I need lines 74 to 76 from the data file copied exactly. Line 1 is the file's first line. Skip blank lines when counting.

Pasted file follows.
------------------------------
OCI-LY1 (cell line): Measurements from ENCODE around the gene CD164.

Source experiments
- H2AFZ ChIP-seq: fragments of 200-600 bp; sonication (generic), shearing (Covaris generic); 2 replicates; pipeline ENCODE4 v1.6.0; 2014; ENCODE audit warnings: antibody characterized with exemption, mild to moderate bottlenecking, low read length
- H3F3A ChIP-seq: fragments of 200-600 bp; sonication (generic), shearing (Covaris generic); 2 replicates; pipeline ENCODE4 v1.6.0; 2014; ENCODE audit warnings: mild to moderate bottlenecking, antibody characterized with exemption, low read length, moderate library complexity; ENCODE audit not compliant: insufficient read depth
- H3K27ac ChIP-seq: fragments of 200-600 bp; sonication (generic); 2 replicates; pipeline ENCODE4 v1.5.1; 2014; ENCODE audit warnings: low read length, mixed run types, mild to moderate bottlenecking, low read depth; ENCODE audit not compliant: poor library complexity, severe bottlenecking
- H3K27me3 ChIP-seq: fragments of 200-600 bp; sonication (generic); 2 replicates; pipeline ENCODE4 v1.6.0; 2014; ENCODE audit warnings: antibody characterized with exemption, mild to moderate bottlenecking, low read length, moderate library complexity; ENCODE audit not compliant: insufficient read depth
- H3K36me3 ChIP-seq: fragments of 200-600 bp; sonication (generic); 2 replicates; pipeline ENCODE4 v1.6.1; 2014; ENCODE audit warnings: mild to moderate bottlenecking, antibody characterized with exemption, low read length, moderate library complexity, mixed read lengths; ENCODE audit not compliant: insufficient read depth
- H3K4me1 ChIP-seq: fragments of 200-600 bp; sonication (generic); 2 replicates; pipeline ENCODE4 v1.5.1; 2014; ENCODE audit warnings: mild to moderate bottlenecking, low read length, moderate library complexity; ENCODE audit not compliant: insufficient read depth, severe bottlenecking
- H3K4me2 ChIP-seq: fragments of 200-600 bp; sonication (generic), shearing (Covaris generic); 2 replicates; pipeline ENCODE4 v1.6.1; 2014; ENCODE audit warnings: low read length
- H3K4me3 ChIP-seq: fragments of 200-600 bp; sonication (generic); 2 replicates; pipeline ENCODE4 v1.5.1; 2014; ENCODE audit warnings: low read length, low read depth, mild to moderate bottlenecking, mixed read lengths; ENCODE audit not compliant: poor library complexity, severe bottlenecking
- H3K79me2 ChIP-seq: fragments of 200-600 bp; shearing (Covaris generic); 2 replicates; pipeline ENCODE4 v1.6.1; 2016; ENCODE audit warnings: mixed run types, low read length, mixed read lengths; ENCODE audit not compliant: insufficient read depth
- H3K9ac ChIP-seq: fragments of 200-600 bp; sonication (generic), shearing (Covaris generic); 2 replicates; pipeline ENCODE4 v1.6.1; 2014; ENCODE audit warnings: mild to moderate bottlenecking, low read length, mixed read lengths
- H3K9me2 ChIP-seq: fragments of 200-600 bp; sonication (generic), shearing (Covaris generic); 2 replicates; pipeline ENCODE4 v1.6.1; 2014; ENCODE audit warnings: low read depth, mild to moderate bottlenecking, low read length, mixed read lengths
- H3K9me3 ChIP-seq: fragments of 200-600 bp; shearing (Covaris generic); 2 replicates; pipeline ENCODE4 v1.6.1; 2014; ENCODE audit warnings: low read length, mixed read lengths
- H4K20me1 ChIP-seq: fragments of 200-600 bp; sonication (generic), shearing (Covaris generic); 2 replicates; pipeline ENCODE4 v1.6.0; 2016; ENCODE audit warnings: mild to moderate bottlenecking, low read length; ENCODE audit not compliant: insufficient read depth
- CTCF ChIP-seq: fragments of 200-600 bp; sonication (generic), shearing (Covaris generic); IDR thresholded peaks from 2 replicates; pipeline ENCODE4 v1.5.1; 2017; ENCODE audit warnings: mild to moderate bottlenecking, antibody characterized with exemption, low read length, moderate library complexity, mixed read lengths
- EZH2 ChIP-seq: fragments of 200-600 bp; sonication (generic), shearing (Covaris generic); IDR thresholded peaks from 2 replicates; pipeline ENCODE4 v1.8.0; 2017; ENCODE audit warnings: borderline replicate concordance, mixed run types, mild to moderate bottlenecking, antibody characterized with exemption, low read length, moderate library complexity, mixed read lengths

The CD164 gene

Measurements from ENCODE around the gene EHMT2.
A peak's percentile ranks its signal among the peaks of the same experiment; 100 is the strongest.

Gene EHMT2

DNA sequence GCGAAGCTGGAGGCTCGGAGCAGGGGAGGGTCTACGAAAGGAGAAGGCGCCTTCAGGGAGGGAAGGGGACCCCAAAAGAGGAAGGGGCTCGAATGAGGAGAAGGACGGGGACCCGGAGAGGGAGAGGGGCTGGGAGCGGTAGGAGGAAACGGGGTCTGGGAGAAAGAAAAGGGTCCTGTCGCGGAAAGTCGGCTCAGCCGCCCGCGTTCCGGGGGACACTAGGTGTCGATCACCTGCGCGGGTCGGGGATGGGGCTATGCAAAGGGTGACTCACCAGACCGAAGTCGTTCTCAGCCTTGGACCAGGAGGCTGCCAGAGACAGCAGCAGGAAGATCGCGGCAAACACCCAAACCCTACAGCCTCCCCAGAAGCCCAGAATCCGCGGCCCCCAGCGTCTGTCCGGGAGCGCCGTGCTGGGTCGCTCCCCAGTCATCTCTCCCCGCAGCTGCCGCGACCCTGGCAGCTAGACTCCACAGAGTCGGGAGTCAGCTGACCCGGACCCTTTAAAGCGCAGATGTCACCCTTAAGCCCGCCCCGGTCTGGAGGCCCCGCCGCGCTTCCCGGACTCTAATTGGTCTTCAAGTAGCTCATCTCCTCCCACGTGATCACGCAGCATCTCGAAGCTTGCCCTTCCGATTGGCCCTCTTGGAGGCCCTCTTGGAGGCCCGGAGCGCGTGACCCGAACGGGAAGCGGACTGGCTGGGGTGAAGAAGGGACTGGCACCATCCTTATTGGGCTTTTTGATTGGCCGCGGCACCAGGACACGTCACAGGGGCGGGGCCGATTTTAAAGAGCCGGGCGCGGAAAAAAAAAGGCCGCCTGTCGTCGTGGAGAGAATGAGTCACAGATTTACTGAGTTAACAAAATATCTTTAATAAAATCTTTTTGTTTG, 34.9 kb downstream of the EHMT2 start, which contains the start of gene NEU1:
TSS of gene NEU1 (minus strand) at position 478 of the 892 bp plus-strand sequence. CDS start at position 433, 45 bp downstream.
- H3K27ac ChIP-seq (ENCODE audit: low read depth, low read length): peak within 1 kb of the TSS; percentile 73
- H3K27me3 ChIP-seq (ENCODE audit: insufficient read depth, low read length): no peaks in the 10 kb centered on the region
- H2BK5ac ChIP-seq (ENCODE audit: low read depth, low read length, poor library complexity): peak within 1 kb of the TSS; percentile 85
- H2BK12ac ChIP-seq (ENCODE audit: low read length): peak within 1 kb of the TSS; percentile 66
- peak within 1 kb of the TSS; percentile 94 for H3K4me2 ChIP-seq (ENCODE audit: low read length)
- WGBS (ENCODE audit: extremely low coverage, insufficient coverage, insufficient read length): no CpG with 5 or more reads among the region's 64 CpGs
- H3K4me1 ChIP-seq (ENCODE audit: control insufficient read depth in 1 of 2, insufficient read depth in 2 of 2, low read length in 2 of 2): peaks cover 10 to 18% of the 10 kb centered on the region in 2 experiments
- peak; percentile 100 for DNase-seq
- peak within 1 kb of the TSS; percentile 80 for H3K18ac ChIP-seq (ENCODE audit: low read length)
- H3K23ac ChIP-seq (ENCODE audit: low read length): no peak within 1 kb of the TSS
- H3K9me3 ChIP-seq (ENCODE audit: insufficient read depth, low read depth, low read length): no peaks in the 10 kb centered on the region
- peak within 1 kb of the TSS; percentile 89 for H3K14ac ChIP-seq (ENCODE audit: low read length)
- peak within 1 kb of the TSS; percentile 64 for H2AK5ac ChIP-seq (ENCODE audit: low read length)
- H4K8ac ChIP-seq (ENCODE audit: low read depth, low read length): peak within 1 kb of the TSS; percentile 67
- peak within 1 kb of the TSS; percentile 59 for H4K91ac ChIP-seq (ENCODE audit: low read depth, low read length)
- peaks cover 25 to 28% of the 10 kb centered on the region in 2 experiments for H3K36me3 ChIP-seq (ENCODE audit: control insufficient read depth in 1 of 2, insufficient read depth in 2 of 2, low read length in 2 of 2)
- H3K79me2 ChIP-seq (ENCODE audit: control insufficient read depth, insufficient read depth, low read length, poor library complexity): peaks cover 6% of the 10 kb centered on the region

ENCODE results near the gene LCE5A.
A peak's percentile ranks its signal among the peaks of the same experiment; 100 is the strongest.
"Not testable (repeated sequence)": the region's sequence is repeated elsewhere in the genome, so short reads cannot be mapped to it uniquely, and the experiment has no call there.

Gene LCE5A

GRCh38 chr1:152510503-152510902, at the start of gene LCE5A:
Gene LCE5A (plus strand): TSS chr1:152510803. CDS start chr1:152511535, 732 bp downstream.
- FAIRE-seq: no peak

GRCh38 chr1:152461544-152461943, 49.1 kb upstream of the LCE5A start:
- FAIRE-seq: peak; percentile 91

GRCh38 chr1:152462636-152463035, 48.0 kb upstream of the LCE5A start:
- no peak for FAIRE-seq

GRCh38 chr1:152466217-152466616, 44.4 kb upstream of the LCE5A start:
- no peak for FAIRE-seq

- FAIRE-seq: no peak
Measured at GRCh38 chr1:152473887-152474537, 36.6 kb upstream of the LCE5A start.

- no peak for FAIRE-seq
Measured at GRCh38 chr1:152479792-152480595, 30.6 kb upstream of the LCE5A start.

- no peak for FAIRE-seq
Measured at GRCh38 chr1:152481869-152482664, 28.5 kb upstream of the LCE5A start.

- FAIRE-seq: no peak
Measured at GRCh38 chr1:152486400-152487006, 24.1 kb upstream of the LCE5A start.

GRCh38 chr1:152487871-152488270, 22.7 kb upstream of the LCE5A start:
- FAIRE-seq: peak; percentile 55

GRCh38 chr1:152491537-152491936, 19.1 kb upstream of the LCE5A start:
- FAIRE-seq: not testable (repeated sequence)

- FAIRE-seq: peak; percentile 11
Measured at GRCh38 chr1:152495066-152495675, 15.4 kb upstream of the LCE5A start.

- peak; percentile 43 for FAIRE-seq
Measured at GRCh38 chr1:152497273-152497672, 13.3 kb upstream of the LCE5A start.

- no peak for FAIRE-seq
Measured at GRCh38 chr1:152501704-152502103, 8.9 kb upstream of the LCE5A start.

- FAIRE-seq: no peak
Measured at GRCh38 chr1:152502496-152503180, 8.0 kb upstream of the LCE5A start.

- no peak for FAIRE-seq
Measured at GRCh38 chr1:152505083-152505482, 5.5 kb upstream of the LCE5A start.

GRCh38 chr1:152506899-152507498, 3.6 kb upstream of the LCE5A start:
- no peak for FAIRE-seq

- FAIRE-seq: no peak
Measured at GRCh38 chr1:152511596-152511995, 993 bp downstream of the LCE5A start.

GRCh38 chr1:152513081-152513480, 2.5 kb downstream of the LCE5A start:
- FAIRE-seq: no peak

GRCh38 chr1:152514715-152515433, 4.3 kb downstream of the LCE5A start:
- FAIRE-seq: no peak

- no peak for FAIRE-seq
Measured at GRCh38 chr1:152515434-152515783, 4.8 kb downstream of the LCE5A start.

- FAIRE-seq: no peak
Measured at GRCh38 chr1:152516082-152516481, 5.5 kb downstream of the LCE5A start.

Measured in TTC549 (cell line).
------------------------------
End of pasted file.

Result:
- no peak for FAIRE-seq
Measured at GRCh38 chr1:152505083-152505482, 5.5 kb upstream of the LCE5A start.

GRCh38 chr1:152506899-152507498, 3.6 kb upstream of the LCE5A start: